Dave Oakes previews Saturday's European middleweight title clash.
Darren Barker returns to the ring after a lengthy absence this weekend when he takes on Domenico Spada for the vacant European middleweight title at the Olympia, London.
It’s just over a year ago since Barker originally claimed the European belt, via a hard-fought points victory over Affif Belghecham, but a hip injury and out of ring problems have kept him out of action since then. To add insult to injury, he was forced to vacate the title, which was subsequently won by arch rival Matthew Macklin.
Spada, 32-3 (16), is a tough opponent when he’s on top form and the fact Barker’s taking him on without a warm-up speaks volumes about his self-confidence, albeit a confidence well hidden beneath his cool, calm and collected persona.
Two of the three losses on Spada’s record were close decisions, the first coming against future Arthur Abraham victim Mahir Oral, whilst the second was against Sebastian Zbik, who comprehensively out-boxed and out-pointed Spada in the rematch.
I think it’s fair to say that the Italian can blow hot and cold, he’s performed brilliantly at times, most notably against Mariusz Cendrowski and the first bout with Zbik, but as he showed in the Zbik rematch, he can be predictable and lacks variety and adaptability.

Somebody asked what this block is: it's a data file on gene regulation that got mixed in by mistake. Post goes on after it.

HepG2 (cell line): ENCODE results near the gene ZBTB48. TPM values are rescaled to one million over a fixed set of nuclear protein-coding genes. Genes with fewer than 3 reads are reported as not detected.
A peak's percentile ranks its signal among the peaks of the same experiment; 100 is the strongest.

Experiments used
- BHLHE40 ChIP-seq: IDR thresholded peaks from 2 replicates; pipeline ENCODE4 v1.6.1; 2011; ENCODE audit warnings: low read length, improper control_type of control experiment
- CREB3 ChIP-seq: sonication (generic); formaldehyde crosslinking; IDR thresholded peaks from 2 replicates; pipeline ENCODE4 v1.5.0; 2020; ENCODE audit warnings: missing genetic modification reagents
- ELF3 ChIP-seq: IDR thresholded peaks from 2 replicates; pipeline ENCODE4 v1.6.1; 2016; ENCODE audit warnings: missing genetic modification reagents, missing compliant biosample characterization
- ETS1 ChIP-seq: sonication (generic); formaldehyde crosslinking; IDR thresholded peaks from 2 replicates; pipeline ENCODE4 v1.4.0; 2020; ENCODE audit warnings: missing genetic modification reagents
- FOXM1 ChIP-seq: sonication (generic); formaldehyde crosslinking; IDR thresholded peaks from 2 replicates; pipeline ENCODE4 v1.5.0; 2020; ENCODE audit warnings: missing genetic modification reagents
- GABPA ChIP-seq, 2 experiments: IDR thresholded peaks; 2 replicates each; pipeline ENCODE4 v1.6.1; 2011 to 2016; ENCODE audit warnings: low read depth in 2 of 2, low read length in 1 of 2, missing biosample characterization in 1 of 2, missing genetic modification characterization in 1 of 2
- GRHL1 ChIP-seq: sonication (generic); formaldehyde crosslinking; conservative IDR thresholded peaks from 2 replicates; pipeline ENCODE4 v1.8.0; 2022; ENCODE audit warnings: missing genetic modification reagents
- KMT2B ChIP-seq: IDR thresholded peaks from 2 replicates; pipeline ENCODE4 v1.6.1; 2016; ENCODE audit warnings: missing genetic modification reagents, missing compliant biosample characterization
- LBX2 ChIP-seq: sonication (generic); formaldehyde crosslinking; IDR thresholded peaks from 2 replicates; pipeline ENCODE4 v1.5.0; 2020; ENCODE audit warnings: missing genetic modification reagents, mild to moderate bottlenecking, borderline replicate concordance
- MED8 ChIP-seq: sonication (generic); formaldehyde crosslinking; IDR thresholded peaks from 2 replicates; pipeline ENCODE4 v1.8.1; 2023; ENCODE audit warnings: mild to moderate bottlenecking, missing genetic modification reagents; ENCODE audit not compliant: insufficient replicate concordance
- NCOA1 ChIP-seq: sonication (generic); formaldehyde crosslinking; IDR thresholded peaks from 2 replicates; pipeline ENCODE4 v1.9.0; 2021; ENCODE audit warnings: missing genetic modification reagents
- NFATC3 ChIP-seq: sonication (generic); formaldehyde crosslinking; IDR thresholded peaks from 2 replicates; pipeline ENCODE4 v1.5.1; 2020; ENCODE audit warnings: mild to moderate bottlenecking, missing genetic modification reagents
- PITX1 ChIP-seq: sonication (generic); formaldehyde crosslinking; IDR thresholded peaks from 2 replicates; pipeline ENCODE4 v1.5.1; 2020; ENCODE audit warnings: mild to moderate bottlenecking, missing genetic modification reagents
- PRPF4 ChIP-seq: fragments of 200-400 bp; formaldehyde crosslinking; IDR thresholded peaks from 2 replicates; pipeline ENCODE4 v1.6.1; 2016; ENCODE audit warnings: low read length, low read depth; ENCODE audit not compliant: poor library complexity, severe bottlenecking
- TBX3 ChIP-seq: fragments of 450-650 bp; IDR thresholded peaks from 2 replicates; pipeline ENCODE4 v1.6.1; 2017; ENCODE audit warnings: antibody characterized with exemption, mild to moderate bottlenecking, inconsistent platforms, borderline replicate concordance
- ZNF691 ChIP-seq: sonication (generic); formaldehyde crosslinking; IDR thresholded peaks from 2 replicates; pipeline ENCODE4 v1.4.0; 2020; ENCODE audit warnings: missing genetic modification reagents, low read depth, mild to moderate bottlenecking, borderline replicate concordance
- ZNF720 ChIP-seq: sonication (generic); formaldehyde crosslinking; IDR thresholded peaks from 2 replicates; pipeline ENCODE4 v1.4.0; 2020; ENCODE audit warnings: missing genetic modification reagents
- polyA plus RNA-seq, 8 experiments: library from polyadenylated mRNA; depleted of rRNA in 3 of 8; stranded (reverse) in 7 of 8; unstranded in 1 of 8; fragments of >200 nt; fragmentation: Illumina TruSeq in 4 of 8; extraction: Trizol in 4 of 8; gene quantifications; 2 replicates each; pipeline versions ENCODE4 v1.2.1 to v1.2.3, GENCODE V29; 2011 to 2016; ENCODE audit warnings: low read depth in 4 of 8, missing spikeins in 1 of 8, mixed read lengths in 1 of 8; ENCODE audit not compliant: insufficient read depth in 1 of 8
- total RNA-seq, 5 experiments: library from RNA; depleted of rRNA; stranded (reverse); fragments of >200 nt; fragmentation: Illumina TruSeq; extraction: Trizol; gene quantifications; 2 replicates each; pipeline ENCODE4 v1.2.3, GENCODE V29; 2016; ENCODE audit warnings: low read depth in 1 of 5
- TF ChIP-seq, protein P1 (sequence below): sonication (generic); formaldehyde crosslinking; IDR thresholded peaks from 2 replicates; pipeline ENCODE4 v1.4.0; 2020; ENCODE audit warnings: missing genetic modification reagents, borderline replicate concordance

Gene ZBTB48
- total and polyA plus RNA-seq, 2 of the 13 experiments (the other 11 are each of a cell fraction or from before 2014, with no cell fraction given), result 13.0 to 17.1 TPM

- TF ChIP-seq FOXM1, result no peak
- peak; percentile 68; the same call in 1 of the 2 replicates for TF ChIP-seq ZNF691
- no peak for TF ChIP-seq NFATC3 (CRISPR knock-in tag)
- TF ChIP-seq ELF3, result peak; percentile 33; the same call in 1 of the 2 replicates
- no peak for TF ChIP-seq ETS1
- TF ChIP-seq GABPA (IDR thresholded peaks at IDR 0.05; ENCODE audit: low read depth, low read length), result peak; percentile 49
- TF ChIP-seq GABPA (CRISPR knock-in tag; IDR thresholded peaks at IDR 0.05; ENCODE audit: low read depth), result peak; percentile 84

Barker, 22-0 (14), had sailed through his first twenty-one fights without too many problems but struggled in beating Belghecham. He started the fight brightly enough, dominating the first six rounds, but he was dragged into the trenches by Belghecham and looked untidy at times when he was put under pressure.
It was decided in the aftermath that Barker’s long-term hip injury was having a debilitating effect on him and surgery was required to eradicate the problem. He now says that he’s at 100% and raring to go, his disposition also being boosted by changing promoters – a move that’s guaranteed his future fights will be shown on Sky.
The fight should be an entertaining one for the fans, Spada likes to get in close and bully his opponents, whereas Barker likes to control things using the skills he finely honed during his amateur days. Despite Barker being ruffled at times in the Belghecham fight, I believe he’ll enjoy Spada coming forward and will find the Italian easy to hit.
As well as the gulf in technical ability, Barker’s got massive height and reach advantages over Spada and is undoubtedly the puncher in the fight. Spada’s only got one way of fighting and if he fails to get inside Barker’s rapier like jab and unsettle the Barnet banger then there’s only going to be one winner.
I can see Spada having sporadic successes in the first three or four rounds but he’ll be in trouble as soon as Barker finds his rhythm and starts to pick his shots. Spada’s chin is solid but I feel that Barker, who hits hard and accurately, can take Spada out at any moment, especially if Spada walks onto a big shot.
The fight will be competitive but I can’t see anything other than a Barker win, most likely around the sixth round.